“Petter Stordalen is married to Gunhild Anker Stordalen.[67] On New Year’s Eve 2008 Petter Stordalen proposed on top of Aspen Mountain. The NOK 35 million (approx. USD 5 million) wedding was held in Morocco on 12 June 2010, making it Scandinavia’s most expensive wedding, outspending the Crown Princess of Sweden.[68] The lavish treatment of the guests included chartering an airplane[69] and renting all the rooms of La Mamounia, one of the world’s finest luxury hotels. The ceremony was officiated by Bob Geldof[70] in front of 240 of Norway’s most prominent celebrities,[71] from finance and the arts.”

    Imagine limiting themselves to only flying 240 guests to Morocco. See, this couple’s concern for the environment knows no bounds!

    I also note she has been diagnosed with systemic sclerosis, which sounds nasty. How could that happen on her healthy vegan diet?

    Reply
    1. Lori Miller

      A quick Google search shows info that it’s an autoimmune condition and a study showing SS patients having more gluten sensitivity than the general population. And autoimmune diseases seem to be triggered by wheat. So her vegan diet isn’t doing her any good.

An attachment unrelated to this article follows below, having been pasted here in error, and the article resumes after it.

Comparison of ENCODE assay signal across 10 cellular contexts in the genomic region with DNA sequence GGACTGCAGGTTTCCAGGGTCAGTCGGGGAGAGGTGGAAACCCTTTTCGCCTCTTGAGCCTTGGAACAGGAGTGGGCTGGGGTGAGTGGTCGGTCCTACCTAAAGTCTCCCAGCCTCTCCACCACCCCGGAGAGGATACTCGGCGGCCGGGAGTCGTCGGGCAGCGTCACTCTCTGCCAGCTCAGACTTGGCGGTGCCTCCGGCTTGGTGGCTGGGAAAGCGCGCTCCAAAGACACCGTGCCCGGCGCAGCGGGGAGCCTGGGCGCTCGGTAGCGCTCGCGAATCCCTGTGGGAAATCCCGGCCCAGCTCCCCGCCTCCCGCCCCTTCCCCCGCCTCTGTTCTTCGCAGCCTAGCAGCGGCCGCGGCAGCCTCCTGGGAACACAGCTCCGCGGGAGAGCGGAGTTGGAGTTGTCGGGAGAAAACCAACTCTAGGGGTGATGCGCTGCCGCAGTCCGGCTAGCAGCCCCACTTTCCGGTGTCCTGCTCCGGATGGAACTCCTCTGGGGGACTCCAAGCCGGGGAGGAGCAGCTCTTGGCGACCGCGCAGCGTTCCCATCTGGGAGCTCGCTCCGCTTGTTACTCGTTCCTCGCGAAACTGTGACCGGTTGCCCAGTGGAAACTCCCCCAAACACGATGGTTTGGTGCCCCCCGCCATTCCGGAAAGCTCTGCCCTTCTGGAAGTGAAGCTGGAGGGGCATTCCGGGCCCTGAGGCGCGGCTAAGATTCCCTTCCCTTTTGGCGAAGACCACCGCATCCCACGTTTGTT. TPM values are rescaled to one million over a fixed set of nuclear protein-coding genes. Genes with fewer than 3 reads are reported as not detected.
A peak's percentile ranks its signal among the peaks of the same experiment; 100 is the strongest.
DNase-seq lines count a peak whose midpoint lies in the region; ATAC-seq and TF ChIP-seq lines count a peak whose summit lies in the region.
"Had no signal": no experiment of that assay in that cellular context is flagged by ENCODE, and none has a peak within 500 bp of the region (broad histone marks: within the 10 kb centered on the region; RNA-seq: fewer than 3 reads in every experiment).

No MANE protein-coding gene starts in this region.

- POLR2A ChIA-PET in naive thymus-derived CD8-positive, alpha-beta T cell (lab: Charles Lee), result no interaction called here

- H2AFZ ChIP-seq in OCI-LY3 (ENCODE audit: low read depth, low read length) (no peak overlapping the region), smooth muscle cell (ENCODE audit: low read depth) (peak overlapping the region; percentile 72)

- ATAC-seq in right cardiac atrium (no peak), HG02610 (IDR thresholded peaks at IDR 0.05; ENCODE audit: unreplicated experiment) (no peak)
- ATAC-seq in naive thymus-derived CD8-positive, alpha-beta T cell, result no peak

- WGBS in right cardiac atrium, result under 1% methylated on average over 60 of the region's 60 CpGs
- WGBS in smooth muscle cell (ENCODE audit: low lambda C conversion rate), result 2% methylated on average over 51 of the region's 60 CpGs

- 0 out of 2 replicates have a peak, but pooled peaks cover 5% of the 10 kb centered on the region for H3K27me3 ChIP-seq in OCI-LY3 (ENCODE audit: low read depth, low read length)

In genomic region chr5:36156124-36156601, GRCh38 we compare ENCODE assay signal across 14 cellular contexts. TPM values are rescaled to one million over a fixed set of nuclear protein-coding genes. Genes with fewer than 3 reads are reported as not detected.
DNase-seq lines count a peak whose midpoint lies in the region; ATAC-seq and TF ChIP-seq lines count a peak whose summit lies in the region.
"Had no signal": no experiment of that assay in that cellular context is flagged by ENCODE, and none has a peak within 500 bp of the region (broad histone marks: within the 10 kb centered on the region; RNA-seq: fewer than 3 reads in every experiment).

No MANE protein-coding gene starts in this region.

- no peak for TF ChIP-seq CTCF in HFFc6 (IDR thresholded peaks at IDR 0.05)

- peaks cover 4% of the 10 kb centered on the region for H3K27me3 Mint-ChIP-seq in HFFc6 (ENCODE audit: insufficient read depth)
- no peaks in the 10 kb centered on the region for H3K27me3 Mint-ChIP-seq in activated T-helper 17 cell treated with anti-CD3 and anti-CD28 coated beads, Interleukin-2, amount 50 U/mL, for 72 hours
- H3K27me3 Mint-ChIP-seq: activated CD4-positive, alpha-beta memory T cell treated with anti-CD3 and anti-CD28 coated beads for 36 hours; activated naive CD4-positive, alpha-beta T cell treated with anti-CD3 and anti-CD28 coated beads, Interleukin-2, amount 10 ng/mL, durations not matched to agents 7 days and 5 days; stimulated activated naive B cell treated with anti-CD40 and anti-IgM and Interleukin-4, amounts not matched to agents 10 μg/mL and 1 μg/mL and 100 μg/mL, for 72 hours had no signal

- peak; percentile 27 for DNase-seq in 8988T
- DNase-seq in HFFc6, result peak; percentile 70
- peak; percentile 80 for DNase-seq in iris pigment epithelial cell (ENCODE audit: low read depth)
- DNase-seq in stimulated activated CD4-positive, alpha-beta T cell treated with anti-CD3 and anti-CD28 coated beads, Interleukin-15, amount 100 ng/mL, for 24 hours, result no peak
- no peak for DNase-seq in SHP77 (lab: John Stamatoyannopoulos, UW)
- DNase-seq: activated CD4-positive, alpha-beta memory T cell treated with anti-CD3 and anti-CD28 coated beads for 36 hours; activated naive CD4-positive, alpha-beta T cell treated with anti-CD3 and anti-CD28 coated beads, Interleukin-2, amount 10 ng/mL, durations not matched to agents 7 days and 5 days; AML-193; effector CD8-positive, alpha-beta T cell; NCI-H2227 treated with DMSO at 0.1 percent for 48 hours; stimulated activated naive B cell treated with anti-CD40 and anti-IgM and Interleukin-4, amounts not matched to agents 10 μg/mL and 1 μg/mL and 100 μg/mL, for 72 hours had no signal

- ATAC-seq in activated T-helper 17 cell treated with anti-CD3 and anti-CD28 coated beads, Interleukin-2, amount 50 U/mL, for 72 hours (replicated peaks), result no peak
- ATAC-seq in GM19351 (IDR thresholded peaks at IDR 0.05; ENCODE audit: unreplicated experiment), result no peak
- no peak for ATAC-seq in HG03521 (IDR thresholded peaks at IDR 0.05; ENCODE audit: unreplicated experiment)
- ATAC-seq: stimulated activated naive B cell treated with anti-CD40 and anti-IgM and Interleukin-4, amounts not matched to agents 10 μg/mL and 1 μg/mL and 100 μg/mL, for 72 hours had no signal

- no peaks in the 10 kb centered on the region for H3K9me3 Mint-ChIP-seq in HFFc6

Reply
  2. Raymonde Jeanne Ricot

    “The Anointed simply assume that because their intentions are good…, etc.”

    I don’t think their intentions are good.
    I can’t help remembering again and again that in centuries past, even milleniums past, grains were for “the poor” and meat was for those who could afford it, i.e. “the rich” or those who owned it by birth (royal hunts, etc).

    Nowadays, even if a few stupid rich people decide to become vegeterian or vegan, generally “the Anointed” still love their meat in nice over-priced restaurants and hope that we, the unwashed masses wil be content to eat our grains.

    But maybe I’m seeing an evil intention where there is none…

    Reply
    1. Tom Naughton Post author